We will provide a practical example of how we can run a Chi-Square Test in Python. Assume that we want to test if there is a statistically significant difference in Genders (M, F) population between Smokers and Non-Smokers. Let’s generate some sample data to work on it.
Sample Data
import pandas as pd import numpy as np from scipy.stats import chi2_contingency import seaborn as sns import matplotlib.pyplot as plt %matplotlib inline
df = pd.DataFrame({'Gender' : ['M', 'M', 'M', 'F', 'F'] * 10, 'isSmoker' : ['Smoker', 'Smoker', 'Non-Smpoker', 'Non-Smpoker', 'Smoker'] * 10 }) df.head()
Gender isSmoker
0 M Smoker
1 M Smoker
2 M Non-Smpoker
3 F Non-Smpoker
4 F Smoker
Contingency Table
To run the Chi-Square Test, the easiest way is to convert the data into a contingency table with frequencies. We will use the crosstab
command from pandas
.
contigency= pd.crosstab(df['Gender'], df['isSmoker']) contigency
isSmoker | Non-Smpoker | Smoker |
---|---|---|
Gender | ||
F | 10 | 10 |
M | 10 | 20 |
Let’s say that we want to get the percentages by Gender (row)
contigency_pct = pd.crosstab(df['Gender'], df['isSmoker'], normalize='index') contigency_pct
isSmoker | Non-Smpoker | Smoker |
---|---|---|
Gender | ||
F | 0.500000 | 0.500000 |
M | 0.333333 | 0.666667 |
If we want the percentages by column, then we should write normalize=’column’ and if we want the total percentage then we should write normalize=’all’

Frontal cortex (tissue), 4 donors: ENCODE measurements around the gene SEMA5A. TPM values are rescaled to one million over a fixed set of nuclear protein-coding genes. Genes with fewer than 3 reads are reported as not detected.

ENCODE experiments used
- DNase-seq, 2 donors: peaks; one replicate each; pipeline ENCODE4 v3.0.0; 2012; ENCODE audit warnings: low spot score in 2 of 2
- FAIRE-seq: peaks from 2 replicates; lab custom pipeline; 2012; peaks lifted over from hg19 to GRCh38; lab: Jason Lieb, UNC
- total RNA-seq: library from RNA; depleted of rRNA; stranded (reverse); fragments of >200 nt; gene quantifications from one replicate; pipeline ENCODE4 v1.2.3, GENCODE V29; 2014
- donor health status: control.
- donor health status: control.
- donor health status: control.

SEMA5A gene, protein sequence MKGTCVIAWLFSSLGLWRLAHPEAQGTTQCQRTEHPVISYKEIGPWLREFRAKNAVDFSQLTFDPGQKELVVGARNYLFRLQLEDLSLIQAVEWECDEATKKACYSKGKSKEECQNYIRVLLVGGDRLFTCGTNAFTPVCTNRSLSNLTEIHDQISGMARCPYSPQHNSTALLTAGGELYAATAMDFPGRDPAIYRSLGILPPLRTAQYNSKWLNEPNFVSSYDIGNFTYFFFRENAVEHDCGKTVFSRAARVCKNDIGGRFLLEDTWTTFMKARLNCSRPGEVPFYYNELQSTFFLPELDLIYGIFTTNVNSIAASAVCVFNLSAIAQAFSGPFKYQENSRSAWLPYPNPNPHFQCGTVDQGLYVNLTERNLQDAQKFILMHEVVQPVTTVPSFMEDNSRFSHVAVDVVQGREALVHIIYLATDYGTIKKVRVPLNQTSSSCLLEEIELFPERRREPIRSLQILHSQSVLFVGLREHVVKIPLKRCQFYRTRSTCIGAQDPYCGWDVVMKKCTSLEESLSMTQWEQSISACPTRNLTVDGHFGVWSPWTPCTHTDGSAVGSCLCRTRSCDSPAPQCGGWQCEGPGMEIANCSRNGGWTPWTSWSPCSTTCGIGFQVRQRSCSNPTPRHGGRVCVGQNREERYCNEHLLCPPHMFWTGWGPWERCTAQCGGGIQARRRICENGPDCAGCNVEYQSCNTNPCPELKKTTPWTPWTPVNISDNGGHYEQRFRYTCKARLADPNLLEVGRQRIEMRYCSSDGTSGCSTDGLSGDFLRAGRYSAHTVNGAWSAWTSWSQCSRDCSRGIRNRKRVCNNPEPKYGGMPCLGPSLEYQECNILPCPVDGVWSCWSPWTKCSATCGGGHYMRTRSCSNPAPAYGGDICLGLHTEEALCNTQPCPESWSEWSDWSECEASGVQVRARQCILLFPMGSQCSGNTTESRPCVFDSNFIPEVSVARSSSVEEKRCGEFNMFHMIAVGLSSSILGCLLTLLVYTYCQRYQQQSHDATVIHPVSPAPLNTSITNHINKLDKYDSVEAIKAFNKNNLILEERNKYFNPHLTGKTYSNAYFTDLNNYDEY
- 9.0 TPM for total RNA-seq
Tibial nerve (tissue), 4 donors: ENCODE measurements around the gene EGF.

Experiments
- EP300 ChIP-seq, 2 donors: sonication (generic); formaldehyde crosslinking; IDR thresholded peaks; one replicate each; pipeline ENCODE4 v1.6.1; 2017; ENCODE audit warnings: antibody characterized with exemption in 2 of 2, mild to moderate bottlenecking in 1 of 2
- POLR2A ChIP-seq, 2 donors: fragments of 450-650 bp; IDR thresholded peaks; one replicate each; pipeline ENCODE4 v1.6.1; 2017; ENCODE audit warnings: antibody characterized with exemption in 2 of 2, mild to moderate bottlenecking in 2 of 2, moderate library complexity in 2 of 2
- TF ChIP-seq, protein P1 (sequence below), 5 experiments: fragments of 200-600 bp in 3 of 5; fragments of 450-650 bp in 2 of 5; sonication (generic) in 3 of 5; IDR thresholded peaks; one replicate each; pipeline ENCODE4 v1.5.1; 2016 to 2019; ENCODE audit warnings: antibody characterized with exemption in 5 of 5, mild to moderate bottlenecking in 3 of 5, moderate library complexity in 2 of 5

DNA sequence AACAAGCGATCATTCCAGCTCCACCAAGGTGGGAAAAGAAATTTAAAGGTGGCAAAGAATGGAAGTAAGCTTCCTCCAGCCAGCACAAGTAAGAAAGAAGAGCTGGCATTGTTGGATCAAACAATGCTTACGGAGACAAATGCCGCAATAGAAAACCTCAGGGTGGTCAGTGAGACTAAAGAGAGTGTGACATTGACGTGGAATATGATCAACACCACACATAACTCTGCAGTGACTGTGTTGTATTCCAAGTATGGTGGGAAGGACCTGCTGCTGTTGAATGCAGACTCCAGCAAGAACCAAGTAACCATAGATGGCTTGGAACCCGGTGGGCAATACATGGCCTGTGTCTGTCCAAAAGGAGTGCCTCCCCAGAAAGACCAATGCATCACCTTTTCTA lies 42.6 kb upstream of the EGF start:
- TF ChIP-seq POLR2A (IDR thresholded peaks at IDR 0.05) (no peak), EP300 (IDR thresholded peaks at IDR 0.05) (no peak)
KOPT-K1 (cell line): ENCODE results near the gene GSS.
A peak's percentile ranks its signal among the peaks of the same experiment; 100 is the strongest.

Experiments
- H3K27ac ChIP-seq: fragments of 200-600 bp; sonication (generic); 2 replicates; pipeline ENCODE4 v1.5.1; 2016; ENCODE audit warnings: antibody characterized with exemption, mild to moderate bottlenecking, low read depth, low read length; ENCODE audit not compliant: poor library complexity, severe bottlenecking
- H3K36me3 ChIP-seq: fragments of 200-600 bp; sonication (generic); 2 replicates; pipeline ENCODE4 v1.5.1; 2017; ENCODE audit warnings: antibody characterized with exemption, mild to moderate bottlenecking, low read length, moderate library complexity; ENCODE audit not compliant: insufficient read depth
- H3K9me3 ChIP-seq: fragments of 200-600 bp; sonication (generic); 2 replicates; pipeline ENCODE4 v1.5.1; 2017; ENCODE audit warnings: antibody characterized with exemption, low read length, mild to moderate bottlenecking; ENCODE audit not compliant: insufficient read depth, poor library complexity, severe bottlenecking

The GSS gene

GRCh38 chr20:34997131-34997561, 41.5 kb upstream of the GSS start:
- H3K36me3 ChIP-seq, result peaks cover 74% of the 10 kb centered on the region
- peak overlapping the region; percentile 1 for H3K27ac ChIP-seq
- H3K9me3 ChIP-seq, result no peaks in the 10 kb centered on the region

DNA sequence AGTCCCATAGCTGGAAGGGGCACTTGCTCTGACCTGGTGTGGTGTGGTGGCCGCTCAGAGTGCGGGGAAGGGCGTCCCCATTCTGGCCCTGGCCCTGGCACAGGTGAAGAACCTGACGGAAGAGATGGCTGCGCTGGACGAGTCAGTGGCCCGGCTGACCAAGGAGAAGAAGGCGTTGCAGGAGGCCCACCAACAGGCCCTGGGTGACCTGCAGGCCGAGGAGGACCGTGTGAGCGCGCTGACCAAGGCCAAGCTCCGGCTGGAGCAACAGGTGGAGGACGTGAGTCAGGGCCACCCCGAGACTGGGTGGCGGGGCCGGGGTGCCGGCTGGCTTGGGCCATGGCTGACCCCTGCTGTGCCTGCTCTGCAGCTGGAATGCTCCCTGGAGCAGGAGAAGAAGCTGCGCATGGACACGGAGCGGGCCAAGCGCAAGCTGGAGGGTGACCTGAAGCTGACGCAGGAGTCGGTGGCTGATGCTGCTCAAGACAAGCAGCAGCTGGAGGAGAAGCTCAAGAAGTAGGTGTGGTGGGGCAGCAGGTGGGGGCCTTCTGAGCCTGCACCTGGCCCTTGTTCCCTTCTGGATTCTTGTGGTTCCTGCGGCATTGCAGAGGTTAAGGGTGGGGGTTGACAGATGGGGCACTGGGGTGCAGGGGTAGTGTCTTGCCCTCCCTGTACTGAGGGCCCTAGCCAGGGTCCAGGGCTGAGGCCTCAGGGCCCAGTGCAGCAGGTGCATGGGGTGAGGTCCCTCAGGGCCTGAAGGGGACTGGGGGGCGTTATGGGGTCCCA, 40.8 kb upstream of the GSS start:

Heatmaps
An easy way to see visually the contingency tables are the heatmaps.
plt.figure(figsize=(12,8)) sns.heatmap(contigency, annot=True, cmap="YlGnBu")
Chi-Square Test
Now that we have built the contingency table we can pass it to chi2_contingency
function from the scipy
package which returns the:
- chi2: The test statistic
- p: The p-value of the test
- dof: Degrees of freedom
- expected: The expected frequencies, based on the marginal sums of the table
# Chi-square test of independence. c, p, dof, expected = chi2_contingency(contigency) p
0.3767591178115821
Inference
The p-value is 37.67% which means that we do not reject the null hypothesis at 95% level of confidence. The null hypothesis was that Smokers
and Gender
are independent. In this example, the contingency table was 2×2. We could have applied z-test for proportions instead of Chi-Square test. Notice that the Chi-Square test can be extended to m x n contingency tables.